Solar, wood, insulation: a case study of a home energy-saving retrofit
Posted by Tasha Kosviner on 20 January 2014 at 9:28 am
Heather Hullah and Jenny Barnes are not your average pensioners. Where other 60-somethings might be thinking about winding down, these two are more likely to be found wielding chainsaws and humping logs in their 2.5 hectare woodland.
But then Heather and Jenny’s ex-council house is no longer your typical three-bed semi either. With solar thermal, solar PV, a woodburner and underfloor heating, this 1950s home is a prime example of how, with a little research, cash and hard work, it is possible to turn even the most unpromising of structures into a beacon of energy efficiency and sustainability.
Heather and Jenny bought their home in 2000, when, like most houses of its style and age, all it boasted in terms of energy efficiency was a bit of roof insulation, some aging double glazing and a decrepit hot water storage system linked to a 20-year old gas boiler in need of some serious TLC.
The first thing the pair did was take up an offer through their energy supplier to get cavity wall insulation and improved roof insulation up to a thickness of 50cm.
While they didn’t have a record of what energy consumption in the house was like beforehand, they estimate that the extra insulation, combined with £5,000 spent on new windows and doors, reduced the home’s energy requirements by 30 per cent.
In 2008, with energy efficiency in the old part of the house taken care of, plans for a downstairs extension gave the couple the chance to experiment with heating via renewable energy. The brand new, heavily insulated garden room and adjacent utility room were furnished with underfloor heating, supplied from the existing hot water storage tank, which was then linked to solar thermal panels. When the sun isn't shining, the heat is topped up by the boiler, now a brand new condensing boiler.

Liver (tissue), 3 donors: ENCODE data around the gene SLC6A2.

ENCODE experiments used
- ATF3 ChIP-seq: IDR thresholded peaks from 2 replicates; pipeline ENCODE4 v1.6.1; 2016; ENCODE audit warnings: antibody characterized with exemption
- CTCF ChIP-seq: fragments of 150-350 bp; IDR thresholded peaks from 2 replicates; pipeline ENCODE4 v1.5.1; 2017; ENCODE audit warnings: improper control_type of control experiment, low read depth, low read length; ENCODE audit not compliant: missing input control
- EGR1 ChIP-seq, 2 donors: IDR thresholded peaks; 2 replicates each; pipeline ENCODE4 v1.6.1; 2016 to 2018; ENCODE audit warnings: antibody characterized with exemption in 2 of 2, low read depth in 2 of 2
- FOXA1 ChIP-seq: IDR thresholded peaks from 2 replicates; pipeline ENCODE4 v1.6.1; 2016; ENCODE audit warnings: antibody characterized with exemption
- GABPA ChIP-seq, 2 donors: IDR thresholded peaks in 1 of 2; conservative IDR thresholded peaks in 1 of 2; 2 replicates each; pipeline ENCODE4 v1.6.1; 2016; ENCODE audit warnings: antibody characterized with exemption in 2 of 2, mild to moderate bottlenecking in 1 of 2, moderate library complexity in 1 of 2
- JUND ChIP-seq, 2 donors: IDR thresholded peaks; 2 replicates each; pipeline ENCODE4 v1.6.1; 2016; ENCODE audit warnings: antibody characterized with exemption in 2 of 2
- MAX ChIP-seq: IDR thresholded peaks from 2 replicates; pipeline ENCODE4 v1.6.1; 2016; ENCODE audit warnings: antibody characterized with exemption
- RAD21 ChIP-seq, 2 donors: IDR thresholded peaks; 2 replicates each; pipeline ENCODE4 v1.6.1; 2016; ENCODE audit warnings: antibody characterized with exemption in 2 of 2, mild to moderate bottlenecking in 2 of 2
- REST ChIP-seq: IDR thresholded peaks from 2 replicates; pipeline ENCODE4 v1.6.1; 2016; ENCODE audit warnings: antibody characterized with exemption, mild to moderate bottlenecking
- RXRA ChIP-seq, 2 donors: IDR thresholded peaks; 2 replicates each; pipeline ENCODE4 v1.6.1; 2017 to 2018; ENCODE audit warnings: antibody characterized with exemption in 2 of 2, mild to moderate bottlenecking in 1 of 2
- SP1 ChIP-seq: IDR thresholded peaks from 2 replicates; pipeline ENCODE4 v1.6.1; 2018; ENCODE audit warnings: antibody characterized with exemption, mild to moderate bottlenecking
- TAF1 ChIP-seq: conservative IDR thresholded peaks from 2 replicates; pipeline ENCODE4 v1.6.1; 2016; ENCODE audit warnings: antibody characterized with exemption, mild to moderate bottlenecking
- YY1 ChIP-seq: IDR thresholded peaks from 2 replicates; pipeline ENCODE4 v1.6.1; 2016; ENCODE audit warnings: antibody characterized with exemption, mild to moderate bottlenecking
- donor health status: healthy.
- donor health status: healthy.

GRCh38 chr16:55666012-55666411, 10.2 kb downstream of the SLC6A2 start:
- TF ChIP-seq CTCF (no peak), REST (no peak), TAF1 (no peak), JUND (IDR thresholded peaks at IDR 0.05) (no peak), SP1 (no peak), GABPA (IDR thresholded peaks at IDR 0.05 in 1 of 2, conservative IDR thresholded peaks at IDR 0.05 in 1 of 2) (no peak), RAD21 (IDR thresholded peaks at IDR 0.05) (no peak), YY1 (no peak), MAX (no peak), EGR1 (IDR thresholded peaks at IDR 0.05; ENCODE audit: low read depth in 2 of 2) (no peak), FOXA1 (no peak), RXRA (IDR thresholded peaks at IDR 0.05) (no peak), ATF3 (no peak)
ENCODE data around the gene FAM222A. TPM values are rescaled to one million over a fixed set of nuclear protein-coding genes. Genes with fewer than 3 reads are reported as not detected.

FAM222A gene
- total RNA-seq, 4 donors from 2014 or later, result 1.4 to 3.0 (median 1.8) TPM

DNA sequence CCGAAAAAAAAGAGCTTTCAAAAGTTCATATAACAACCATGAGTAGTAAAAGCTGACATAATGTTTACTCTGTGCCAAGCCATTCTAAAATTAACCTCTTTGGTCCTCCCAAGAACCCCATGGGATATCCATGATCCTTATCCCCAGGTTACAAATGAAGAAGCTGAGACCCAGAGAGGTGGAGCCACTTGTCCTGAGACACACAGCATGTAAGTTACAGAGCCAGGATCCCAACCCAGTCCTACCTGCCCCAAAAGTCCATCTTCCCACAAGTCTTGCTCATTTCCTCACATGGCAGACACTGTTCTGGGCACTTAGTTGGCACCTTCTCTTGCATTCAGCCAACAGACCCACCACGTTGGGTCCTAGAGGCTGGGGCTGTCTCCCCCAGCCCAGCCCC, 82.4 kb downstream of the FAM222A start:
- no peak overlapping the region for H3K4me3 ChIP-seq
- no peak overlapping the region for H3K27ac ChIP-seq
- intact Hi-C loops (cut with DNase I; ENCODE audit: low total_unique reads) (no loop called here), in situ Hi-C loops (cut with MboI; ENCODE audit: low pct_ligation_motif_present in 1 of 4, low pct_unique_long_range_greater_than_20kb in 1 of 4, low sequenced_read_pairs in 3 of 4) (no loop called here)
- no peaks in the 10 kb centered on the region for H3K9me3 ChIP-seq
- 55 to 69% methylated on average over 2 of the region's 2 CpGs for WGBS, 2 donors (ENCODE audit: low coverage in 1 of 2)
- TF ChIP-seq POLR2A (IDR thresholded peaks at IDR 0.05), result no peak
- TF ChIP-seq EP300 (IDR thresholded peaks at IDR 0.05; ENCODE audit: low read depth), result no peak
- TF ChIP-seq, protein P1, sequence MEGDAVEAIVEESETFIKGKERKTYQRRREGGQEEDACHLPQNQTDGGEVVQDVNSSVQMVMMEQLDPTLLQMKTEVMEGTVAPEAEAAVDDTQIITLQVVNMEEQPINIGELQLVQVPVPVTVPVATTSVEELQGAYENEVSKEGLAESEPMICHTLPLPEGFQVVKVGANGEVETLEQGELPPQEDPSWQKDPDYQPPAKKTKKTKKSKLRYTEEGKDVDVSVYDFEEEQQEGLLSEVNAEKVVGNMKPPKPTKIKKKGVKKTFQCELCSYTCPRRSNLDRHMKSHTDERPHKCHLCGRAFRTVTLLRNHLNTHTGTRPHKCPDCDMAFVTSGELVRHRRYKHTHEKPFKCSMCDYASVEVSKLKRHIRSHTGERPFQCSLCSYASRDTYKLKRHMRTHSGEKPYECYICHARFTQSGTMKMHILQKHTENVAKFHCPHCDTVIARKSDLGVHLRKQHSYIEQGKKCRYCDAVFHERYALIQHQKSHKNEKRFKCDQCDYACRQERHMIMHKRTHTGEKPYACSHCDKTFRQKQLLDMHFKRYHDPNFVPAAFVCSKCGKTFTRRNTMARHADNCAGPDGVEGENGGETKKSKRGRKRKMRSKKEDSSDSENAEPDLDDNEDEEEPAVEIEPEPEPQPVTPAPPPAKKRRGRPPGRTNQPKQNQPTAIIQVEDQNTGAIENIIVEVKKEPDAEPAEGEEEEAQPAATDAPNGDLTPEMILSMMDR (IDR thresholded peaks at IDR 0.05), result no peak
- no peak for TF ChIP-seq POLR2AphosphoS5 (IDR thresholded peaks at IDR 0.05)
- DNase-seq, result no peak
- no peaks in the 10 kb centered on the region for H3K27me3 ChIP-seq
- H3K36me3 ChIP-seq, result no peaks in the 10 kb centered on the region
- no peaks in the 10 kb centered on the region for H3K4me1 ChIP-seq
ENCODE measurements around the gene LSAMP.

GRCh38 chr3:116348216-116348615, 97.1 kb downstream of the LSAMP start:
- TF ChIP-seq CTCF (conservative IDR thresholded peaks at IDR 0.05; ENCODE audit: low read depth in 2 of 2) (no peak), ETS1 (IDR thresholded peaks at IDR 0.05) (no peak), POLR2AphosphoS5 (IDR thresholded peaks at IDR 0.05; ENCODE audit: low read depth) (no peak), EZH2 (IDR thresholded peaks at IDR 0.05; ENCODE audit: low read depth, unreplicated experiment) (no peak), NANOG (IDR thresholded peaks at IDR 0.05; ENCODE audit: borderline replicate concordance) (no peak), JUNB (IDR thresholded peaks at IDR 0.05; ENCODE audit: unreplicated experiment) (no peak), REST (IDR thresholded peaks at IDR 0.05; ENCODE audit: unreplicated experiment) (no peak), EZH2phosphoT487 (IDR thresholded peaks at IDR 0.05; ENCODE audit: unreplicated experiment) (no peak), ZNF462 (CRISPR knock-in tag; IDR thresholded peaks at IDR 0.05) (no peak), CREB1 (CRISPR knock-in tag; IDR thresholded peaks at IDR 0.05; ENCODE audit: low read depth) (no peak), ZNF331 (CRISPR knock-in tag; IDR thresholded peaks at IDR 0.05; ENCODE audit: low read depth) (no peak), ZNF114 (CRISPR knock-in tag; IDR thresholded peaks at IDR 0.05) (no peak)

Not content with a more efficient heating system, in 2011 they turned their focus to energy generation. A 1.9kWp solar PV system with a typical annual output of 1.5mWh was installed, consisting of eight Sharp ND 235Wp panels and a Sunnyboy SB1700 inverter. The panels reduced the home’s reliance on the grid from 4MWh/year to around three. The remaining 0.5mWh which they are unable to use as it is generated, is fed back into the grid.
The final piece in the renewable puzzle came in the form of Jenny and Heather’s favourite innovation to date: a Westfire 15 woodburning stove, now fuelled through wood they harvest themselves from their own piece of sustainably managed woodland. The stove is rated at 5kW with an efficiency rating of 82 per cent. Heather and Jenny burn around five cubic metres of wood a year, generating 9mWh of heat.
“The stove effectively replaced our radiator central heating system, as the open plan layout of the house means that heat generated in the living room flows to the upstairs part as well,” Jenny reports. “It creates a very cosy, homely atmosphere and now we have our own wood supply, the fuel is effectively ‘free’.”